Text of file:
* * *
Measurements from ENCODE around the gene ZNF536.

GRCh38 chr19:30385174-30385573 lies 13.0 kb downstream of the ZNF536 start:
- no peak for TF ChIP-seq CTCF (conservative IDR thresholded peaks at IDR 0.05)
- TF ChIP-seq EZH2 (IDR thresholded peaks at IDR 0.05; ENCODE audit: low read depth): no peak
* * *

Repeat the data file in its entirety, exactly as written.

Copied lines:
Measurements from ENCODE around the gene ZNF536.

GRCh38 chr19:30385174-30385573 lies 13.0 kb downstream of the ZNF536 start:
- no peak for TF ChIP-seq CTCF (conservative IDR thresholded peaks at IDR 0.05)
- TF ChIP-seq EZH2 (IDR thresholded peaks at IDR 0.05; ENCODE audit: low read depth): no peak